While movie-goers recently lined up to see the Disney-fication of The Lorax (replete with marketing tie-ins to dish soap and automobiles … hmm), we here at Chelsea Green were reminded of an unflattering side to that beloved children’s author Dr. Seuss — one you don’t read about very often.
Before I give you the dirt on Dr. Seuss’ dark side, I’ll be the first to say that Dr. Seuss has brought us some of the great allegorical books of the modern age — The Lorax, The Sneetches, The Butter Battle Book, Dr. Brown Can Moo, Can You? (OK, maybe not so much the last one) — and each of his tomes is dog-eared and readily recited in my household.
However, before Dr. Seuss emerged as one of the great children’s book authors he toiled away as a cartoonist under his given name — Ted Geisel. Geisel inked cartoons for some of the nation’s major chemical companies who were looking for ways to dump their wartime nasty concoctions on an unsuspecting US public.
Voila! Pesticides and other agro-chemicals were born.
As a result, we here at Chelsea Green are offering —for a limited time — a salient chapter from Will’s book as a free download. In this chapter, Allen delves into Geisel’s early cartooning work replete with pro-pesticide, pro-patriotic toons for the agrichemical industry. In particular, Geisel helped to make Flit — and the Flit gun — a household word in this “war on bugs.”
As Allen notes in his book, many believe the positive, pro-environmental themes of The Lorax stemmed from Geisel’s own attempt to scrub clean his early cartooning legacy that helped to introduce chemicals into the food supply and everyday life.
Allen notes, “Perhaps Dr. Seuss realized his earlier mistakes and indiscretions with Standard Oil’s Flit and tried to make amends with The Lorax. Geisel must have known that Flit’s cartoons and his World War II cartoons for DDT had an enormous impact on the public’s use of pesticides and acceptance of DDT.”
He must have known, right?
PS: Will Allen is also pretty active right now in Vermont’s effort to pass legislation requiring food that contains GMOs to be labeled as such. Check out his AlterNet article detailing Monsanto’s threat to sue if the law is passed, and find out how you can help by chiming in on our Facebook page.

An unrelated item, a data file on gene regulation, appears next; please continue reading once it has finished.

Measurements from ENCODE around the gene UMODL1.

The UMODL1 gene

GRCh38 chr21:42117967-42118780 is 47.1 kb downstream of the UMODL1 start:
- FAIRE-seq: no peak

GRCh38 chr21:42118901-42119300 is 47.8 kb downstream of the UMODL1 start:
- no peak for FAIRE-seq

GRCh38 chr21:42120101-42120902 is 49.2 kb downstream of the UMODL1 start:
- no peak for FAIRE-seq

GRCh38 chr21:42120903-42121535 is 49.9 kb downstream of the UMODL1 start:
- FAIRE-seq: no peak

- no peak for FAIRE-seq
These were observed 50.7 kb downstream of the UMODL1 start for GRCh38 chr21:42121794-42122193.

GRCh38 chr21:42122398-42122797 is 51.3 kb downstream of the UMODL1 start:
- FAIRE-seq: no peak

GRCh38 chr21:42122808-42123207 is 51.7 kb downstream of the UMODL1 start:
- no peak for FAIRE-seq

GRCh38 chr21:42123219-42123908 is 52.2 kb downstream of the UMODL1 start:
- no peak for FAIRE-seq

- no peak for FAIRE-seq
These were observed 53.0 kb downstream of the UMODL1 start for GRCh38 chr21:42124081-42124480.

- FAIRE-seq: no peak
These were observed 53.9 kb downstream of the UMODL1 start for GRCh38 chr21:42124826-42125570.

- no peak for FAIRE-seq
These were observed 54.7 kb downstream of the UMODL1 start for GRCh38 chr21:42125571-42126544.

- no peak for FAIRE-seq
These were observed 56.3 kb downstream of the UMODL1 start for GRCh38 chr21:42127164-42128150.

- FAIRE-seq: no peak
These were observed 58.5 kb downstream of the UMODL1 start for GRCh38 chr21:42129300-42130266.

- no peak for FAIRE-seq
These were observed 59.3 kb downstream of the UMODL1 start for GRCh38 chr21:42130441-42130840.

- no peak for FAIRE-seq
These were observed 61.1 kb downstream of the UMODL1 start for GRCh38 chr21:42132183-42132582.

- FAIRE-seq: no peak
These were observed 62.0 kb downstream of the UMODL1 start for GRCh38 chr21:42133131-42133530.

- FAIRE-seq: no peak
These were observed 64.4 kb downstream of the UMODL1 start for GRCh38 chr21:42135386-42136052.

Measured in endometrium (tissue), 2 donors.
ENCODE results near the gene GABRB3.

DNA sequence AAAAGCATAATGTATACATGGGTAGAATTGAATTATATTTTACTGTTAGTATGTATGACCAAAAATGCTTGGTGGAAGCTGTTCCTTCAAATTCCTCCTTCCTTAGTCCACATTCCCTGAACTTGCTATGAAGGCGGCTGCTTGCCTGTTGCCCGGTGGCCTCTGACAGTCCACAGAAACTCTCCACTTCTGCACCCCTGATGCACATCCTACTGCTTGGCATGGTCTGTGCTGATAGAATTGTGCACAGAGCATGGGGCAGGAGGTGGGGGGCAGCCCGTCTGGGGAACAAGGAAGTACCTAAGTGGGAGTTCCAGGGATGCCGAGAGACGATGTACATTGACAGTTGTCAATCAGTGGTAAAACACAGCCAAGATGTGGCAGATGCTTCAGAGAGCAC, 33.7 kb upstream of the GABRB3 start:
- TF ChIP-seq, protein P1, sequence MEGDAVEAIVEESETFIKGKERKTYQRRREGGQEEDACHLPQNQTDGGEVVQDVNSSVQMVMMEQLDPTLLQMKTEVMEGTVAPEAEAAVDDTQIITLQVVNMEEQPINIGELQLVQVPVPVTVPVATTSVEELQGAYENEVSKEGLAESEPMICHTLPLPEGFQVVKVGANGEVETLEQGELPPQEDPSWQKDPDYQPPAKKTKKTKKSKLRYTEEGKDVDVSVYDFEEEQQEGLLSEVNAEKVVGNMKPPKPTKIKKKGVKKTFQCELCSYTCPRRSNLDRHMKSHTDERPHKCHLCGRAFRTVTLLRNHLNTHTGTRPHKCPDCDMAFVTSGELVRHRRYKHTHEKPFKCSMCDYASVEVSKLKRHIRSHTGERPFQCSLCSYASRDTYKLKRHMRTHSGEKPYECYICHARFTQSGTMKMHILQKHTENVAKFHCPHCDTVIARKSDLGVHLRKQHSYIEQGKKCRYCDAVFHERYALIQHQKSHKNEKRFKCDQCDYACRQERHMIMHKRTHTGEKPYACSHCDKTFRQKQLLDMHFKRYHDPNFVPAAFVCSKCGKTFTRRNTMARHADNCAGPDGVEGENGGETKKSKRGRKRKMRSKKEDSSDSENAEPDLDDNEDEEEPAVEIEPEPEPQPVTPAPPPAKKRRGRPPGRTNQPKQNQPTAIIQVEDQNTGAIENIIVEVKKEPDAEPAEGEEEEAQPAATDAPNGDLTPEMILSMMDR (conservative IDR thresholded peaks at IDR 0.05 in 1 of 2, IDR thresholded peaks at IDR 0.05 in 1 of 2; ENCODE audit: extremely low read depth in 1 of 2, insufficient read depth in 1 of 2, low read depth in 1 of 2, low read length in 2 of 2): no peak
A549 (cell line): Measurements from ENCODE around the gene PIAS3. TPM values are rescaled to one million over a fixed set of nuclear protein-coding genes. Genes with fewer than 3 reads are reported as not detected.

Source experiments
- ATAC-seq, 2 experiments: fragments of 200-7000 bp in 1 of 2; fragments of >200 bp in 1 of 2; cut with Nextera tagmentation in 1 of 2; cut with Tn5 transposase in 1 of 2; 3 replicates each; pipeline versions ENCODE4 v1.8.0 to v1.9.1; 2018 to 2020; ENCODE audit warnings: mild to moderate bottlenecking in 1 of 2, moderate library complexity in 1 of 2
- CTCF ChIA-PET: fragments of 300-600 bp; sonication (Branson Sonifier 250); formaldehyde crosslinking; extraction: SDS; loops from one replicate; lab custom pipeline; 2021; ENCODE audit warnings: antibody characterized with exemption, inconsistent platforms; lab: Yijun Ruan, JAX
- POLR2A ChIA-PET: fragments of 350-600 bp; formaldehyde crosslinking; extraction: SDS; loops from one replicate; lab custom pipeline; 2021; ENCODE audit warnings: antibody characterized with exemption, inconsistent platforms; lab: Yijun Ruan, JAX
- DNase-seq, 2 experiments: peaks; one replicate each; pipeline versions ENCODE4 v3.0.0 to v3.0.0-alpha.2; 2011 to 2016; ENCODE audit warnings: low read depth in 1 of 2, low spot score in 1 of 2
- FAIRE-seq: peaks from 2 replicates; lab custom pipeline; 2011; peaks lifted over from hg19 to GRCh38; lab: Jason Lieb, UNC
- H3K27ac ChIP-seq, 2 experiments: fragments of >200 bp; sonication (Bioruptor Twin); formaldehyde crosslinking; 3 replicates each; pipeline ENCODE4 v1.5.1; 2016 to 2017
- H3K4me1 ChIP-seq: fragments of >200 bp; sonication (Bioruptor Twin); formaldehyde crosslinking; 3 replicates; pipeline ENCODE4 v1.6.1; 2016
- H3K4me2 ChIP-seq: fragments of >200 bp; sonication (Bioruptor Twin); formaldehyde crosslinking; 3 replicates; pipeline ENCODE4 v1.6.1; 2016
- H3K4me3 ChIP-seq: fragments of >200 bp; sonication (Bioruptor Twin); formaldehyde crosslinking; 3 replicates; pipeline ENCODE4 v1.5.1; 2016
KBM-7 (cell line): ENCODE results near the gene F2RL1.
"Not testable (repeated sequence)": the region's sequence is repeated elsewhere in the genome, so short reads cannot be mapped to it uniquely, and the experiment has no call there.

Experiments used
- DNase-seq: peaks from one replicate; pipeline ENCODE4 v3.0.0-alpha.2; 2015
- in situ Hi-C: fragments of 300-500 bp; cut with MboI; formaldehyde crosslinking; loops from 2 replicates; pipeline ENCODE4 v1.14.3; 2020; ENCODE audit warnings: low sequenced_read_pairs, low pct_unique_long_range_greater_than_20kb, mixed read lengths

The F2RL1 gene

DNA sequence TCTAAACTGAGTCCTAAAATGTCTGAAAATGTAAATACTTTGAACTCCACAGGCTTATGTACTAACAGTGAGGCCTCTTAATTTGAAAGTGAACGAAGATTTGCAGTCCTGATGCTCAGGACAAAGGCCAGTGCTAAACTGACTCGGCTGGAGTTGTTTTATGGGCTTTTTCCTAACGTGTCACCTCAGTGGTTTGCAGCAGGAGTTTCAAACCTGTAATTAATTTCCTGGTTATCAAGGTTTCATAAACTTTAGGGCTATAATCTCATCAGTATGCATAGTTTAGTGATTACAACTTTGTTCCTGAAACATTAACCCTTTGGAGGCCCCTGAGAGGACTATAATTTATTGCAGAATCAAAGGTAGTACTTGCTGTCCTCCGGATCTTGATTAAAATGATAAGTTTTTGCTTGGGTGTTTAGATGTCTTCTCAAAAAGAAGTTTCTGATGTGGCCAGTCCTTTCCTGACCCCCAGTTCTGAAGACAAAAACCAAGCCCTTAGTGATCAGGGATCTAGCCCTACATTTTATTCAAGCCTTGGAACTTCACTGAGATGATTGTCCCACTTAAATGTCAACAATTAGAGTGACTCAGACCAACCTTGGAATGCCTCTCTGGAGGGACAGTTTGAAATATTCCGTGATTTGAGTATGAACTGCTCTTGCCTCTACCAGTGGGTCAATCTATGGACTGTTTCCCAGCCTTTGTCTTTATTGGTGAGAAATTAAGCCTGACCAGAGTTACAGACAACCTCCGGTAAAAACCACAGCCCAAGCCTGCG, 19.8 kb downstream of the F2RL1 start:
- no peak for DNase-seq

Gene Logsdon, a prolific writer and fascinating farmer, has just published his latest book, A Sanctuary of Trees: Beechnuts, Birdsongs, Baseball Bats, and Benedictions. It’s available now in the Chelsea Green bookstore, check it out!
A Sanctuary of Trees follows Gene’s life from place to place — and from forest to forest — as he discovers an ever-deeper need and appreciation for trees throughout his life. From heating his house in winter, to being able to grow a fence if he needs one, his woodlot truly represents a sanctuary, a solace, and a place of inspiration.
Just before the book hit stores, The Courier, a local paper from Gene’s neck of the woods in Ohio got the chance to talk to him about the new book, farming, and the importance of trees in our everyday lives.
For the love of trees. By Sara Arthurs, Staff Writer
UPPER SANDUSKY — Gene Logsdon has loved trees all his life and is on a mission: to get people to focus on wood rather than plastic.
Our modern culture focuses on things made out of plastic to the exclusion of wood and trees and nature, he said. Logsdon, of Upper Sandusky, has written several fiction and nonfiction books. His most recent, “A Sanctuary of Trees: Beechnuts, Birdsongs, Baseball Bats, and Benedictions,” comes out on April 27 through Chelsea Green Publishing. The purpose of the book is to “try to remind people that we once were a wood culture, you know, not a plastic culture. … We’re getting too far away from that,” he said.
The book is a mixture of autobiography and nature writing, talking largely about how Logsdon’s own relationship with trees has changed since his childhood. But he also explores subjects such as a controversy over sassafras tea, which Logsdon believes to be safe despite a governmental ban on the beverage, and trees’ resilience and ability to spread their seeds despite Dutch elm disease and emerald ash borer.
And he writes of how heat from wood kept him and his fellow country dwellers from freezing during a blizzard.
In the book Logsdon touches upon many different issues involved with trees, from objects that can be made from wood to the many edible fruits and nuts that grow on trees to the wildflowers and animals that make their home in or near trees.
Asked what prompted the book, Logsdon said simply, “I love the woods.” He said it was also a “sneaky way” to work autobiography into a book about nature.
In his own life, he said, every time “when I thought I was getting away from the woods, I would always end up back there.” For example, he went off to boarding school only to realize the school was in the midst of the woods.
Logsdon talks about how to identify many species of trees and appreciate the virtues of each. White oaks are probably his favorite, he said.
“They last 200 years if you give them a chance,” he said.
The hard wood of this tree is good for fuel and for building furniture, among other uses, he said.
Logsdon said people in cities as well as rural areas love trees. City parks provide urban dwellers a chance to get close to trees. In the first chapter of the book he talks about Central Park in New York City.
Fly over nearly anywhere in an airplane and even the cities may look like forests from above, with trees everywhere, he said.
“People love having trees around,” Logsdon said.